Durbin: No Town Too Small, No Suburb Too Wealthy to Avoid Heroin Epidemic
At Senate Judiciary Committee hearing, Senator points to prescription narcotic drugs as a dangerous and growing source of opioid addiction, and shares treatment efforts in Dixon, Illinois as model for addressing the growing crisis
[WASHINGTON, D.C.] – Today at Senate Judiciary Committee hearing, Attacking America’s Epidemic of Heroin and Prescription Drug Abuse, U.S. Senator Dick Durbin (D-IL) shared his experiences meeting with local advocates, law enforcement officials, health professionals, and people affected by heroin and opioid addiction throughout Illinois. He told his colleagues, “I’ve done roundtables around Illinois. There’s no town too small, no suburb too wealthy not to have heroin overdose deaths in the state of Illinois.”
Durbin highlighted the efforts of local leaders in Dixon, Illinois to combat the heroin epidemic. In November, Durbin met with Dixon Police Chief Danny Langloss and Lee County Sheriff John Simonton to learn more about the Safe Passage Initiative that encourages addicts to seek out treatment for addiction.
“Twenty-five young people came forward. You know what happened? They went into treatment. And you know what happened to the jail? It was empty. But there’s a key element here: how did they get into treatment? If they’re lucky enough to have health insurance, they have access to treatment. If they’re lucky enough, through the Affordable Care Act, to have access to Medicaid, then they get into treatment. We all know that we don’t have enough resources to treat these people, but we absolutely, positively have to do it.”
Since 1999, the number of drug overdose deaths in the United States has more than doubled, and in most states the number now exceeds the number of traffic-related deaths. Drug overdose deaths are now the leading cause of preventable injury death, resulting in nearly 44,000 deaths each year, with most involving either prescription opioids or heroin. In Illinois, there were 1,652 overdose deaths in 2014 – an increase of nearly 29 percent since 2010.
Prescription narcotic drugs are the number one cause of overdoses in the United States. At today’s hearing, Durbin commented on the rise in opioid prescriptions, and called on Congress to take concrete steps to address the problem: “We don’t have to go to the border to see the source of opioids. You go to the pain clinic in the mall. You go to the doctor just around the corner. You go to the pharmacist who looks the other way. And clearly, I think we have a responsibility here.”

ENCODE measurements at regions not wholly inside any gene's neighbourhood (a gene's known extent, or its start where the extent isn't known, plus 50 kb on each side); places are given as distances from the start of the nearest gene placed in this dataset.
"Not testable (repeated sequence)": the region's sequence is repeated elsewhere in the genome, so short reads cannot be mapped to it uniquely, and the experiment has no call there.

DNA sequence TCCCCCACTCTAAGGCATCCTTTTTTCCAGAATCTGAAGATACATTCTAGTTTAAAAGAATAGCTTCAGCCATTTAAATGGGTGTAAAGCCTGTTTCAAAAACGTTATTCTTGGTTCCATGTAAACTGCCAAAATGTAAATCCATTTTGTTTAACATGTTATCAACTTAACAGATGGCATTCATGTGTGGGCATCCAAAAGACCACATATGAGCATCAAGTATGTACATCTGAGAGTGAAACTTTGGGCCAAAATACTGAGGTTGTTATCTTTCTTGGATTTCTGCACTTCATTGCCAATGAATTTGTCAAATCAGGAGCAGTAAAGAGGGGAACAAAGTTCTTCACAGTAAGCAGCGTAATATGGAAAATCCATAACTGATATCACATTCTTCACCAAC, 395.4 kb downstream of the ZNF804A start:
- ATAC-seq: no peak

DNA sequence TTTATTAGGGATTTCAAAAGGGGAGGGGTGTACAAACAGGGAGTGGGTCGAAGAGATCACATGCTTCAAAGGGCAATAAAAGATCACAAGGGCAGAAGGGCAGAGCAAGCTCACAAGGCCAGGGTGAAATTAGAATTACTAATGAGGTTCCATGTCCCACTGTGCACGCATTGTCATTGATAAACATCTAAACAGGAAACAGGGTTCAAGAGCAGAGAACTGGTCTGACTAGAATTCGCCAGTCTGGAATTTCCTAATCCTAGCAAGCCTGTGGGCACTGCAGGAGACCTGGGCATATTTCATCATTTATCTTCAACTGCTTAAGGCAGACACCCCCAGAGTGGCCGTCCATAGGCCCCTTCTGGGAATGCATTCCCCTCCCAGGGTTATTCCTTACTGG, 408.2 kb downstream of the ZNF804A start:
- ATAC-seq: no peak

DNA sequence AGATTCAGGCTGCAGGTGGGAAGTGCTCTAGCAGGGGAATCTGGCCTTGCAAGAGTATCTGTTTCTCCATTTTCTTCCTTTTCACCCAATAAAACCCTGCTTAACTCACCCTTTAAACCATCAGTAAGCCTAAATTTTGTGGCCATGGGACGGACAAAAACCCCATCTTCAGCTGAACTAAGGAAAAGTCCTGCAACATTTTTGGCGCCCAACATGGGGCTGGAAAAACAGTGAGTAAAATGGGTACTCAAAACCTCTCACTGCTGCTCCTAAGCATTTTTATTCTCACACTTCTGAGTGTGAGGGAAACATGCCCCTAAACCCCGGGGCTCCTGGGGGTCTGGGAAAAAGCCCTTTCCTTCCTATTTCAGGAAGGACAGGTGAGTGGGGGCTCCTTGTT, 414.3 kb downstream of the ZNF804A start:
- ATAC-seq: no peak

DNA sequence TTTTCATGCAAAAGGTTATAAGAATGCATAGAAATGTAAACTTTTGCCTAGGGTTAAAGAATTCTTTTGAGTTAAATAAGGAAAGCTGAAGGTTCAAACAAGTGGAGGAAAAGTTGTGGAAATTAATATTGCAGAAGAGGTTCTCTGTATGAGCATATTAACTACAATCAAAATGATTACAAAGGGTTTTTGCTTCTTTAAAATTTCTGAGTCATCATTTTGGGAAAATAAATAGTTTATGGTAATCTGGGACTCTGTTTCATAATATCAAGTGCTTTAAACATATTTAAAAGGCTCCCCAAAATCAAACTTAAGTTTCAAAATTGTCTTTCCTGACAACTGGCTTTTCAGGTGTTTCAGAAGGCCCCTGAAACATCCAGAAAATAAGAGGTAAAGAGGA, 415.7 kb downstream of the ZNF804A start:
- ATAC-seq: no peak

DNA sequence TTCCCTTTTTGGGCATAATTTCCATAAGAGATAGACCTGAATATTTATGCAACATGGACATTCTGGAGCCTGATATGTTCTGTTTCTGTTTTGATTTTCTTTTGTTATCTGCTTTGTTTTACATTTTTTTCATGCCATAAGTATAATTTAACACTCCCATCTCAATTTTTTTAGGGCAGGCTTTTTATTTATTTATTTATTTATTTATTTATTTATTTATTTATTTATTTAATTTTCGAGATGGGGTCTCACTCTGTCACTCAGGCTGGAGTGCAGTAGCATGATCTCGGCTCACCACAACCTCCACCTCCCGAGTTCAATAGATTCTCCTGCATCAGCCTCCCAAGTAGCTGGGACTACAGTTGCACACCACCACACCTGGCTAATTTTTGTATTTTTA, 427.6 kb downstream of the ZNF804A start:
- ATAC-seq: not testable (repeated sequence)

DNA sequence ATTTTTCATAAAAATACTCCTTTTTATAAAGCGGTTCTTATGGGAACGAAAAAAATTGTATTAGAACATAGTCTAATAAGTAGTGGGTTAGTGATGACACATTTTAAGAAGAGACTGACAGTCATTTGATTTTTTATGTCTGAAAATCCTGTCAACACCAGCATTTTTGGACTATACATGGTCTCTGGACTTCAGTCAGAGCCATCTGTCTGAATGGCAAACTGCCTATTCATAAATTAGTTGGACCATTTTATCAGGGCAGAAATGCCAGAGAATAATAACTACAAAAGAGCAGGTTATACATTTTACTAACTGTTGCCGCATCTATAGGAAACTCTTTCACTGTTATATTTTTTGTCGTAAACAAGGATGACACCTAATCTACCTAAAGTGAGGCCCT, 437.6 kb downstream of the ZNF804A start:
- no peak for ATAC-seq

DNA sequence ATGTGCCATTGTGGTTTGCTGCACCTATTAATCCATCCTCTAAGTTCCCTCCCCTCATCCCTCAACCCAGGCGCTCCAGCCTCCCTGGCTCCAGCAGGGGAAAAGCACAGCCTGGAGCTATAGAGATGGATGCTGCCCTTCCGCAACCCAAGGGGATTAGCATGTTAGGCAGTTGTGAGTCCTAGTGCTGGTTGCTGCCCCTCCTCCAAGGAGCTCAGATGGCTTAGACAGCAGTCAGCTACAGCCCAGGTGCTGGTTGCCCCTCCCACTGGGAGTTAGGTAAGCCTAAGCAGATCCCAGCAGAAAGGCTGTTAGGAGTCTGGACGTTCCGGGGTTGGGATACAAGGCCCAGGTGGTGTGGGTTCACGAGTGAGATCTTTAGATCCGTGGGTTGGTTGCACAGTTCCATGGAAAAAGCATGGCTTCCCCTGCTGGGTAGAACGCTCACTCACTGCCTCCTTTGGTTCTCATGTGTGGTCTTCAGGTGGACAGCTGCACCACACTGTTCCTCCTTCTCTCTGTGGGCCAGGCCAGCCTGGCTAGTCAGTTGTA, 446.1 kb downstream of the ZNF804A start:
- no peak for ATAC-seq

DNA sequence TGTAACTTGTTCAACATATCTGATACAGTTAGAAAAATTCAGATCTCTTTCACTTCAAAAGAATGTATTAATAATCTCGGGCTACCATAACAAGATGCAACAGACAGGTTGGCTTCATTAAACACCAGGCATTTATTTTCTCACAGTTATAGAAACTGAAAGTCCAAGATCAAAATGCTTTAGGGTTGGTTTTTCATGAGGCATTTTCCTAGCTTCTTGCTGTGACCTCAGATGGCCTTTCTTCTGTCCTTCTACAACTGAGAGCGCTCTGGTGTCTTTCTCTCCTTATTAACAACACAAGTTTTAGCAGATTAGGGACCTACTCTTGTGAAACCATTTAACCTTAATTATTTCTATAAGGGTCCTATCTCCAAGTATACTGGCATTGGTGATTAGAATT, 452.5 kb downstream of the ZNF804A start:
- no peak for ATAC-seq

Earlier today, Durbin joined five Senate colleagues in urging the Centers for Disease Control and Prevention to release delayed opioid prescribing guidelines. Over-prescription of opioid painkillers puts patients at risk of abuse, misuse and addiction, and is closely linked to an escalating heroin crisis.
The Senators wrote: “The United States is in the midst of the worst prescription opioid and heroin epidemics in our history, which has claimed the lives of nearly 29,000 in 2014 alone. One critical step we must take to address these national, co-occurring public health crises is to ensure the responsible prescribing of opioids.”
Last year, Durbin introduced bipartisan legislation to reauthorize the National All-Schedules Prescription Electronic Reporting (NASPER) program, which provides grants to states to maintain, improve, and expand their prescription drug monitoring programs. The program was originally signed into law in 2005.
Under a new White House initiative announced in October, state, local, and private sector partners have committed to double the number of health care providers registered with their State Prescription Drug Monitoring Programs in the next two years.
More information about Durbin’s support for targeted strategies to address opioid abuse – including greater access to naloxone, drug overdose prevention programs, and medication-assisted therapies – is available here.
Video of Durbin’s remarks at today’s hearing are available here.
Audio of Durbin’s remarks at today’s hearing is available here.
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